Humanity’s Way Forward, The Edge of the Known – Book Three ISBN: 9781503166462, an e-book by Seth Mullins.
Plot: Brandon Chane from the small town of Sadenport, Oregon, suddenly explodes to superstar status in the tumultuous world of modern music. His rise is unexpectedly sudden and dependent upon a fine blending of serendipity, a shrewd manager and his remarkable ability both as a musician and to write beautifully descriptive poetry/lyrics. These latter are more especially the compelling factors in the band’s ascension because he can express thoughts of hope and despair that reach and vibrate in the minds of the young audiences now searching for the “underground music for listeners tired of being offered nothing but those from big business.” Journalisms’ coverage describes his ability as similar to a Shaman – “…put forth a dream that others can share in, so they become like a kind of tribe with a sense of unity”. Brandon is somewhat adverse to their description but admits that “Throughout our time in the studio, Tommy, Carlos and I transformed into mythic versions of ourselves; personalities that, though still grounded in the world of “facts”, nevertheless felt, at our backs, the will and creative outcry of a reality that was too deep, wide and unfathomable to be contained within any realm of fact.” His negativity toward being labeled a Shaman unfortunately is just one of many of the problems suffered by this very mentally disturbed individual who apparently had suffered greatly from a lack of familial closeness. He believed his mother had just ‘given up’ and died leaving him alone with an abusive father – a belief credibly understandable in an individual prone to the greater emotional sensitivity frequently attributed to persons of poetic and and/or musical abilities. The tale continues through much introspective activity by Brandon as the tours progress, introduces a number of interesting supportive characters and ends with an understandable conclusion. Additionally, although this is the third volume in the series, it stands well by itself.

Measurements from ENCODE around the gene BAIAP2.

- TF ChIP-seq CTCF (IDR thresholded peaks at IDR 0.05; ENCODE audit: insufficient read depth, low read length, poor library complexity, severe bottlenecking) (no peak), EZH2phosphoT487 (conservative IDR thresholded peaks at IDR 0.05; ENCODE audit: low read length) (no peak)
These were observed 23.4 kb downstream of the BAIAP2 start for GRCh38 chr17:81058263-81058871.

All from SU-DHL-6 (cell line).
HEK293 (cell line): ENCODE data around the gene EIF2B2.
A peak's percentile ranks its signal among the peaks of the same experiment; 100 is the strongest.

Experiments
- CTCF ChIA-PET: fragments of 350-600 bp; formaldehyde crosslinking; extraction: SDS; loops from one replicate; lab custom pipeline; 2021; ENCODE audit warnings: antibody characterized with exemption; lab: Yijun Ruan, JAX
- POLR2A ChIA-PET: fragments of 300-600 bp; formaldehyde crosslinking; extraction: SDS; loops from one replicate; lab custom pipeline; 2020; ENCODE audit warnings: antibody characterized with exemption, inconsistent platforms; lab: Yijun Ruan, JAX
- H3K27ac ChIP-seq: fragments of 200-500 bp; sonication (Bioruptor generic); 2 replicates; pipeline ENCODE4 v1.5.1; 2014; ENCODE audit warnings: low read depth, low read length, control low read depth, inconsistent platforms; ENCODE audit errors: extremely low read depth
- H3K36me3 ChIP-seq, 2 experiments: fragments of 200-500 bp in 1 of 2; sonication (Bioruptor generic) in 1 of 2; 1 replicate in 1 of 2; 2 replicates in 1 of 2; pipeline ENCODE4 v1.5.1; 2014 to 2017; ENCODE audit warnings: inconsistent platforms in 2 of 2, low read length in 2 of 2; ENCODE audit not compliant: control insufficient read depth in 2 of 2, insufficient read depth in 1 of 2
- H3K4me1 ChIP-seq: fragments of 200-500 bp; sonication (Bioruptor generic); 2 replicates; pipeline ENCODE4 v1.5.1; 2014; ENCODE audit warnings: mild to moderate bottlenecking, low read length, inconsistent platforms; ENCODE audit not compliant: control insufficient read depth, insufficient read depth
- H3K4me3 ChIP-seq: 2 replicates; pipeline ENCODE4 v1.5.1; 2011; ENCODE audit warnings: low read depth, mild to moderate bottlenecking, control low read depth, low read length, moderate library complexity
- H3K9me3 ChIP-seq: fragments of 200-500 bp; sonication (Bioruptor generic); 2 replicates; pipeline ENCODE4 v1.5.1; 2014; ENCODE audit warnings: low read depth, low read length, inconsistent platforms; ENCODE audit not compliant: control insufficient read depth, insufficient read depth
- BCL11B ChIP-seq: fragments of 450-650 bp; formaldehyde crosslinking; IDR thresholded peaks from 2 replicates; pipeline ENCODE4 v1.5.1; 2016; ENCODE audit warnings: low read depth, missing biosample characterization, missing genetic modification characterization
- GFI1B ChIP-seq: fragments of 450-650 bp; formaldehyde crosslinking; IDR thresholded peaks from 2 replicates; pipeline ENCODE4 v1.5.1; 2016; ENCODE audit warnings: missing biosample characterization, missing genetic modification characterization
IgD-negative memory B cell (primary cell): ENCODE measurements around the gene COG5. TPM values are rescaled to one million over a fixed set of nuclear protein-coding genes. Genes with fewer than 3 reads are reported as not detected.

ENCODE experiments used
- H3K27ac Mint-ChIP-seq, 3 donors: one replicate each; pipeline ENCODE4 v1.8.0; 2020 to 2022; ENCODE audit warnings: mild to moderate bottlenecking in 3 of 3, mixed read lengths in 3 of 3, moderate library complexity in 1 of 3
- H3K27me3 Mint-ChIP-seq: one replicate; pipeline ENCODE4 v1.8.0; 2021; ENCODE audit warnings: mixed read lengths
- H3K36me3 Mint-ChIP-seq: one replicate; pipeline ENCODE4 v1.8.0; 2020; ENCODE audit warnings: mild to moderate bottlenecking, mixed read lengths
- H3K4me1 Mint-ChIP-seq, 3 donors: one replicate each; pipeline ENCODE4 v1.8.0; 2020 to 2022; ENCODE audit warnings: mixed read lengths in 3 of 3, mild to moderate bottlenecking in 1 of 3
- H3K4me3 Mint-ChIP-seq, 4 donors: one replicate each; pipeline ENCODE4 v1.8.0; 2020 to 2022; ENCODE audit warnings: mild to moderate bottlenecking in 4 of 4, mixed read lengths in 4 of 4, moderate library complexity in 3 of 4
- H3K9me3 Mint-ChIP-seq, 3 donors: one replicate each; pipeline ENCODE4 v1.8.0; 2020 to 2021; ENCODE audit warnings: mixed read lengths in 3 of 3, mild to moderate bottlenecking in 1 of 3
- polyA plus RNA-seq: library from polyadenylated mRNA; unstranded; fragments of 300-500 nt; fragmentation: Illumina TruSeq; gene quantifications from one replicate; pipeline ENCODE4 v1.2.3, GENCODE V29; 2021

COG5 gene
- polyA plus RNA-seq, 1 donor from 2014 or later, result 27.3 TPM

Discussion: The author has provided perhaps the most comprehensible description/explanation for and of the seemingly mass hysteria that often accompanies performances of today’s performers of so-called underground or alternative music and of the performers themselves. They and their followers are of the generation(s) that never have acquired a firm basis upon which to build a life. For the abused the reaction is most easily understood. However what of the large numbers of these persons who are not from this group – those from the middle and upper strata of society? Perhaps a simple answer suffices. They never found the necessity of building a firm base because they have been provided with most of the amenities for teen-age life with seldom a denial. Thus, when they are faced with the uncertainties and turmoil rampant in today’s simple act of living – economic uncertainty, political unrest, angst, loss, conflict – they are lost and looking desperately for an answer, ANY answer and will “… accept an answer not so much because it is true but rather because it saves them from the discomfort of living an uncertainty.” “That’s pop culture for you and I’m speaking as one who was beloved by it.” Success came as a modern age witch doctor and “Songs addressed the crucial questions of what life and death were all about.”
Summary: An engaging tale of modern music, its performance and of a performer hungry to be heard, but strangely adverse to the attendant fame.
5* Fascinating examination of pop culture in a fictional offering.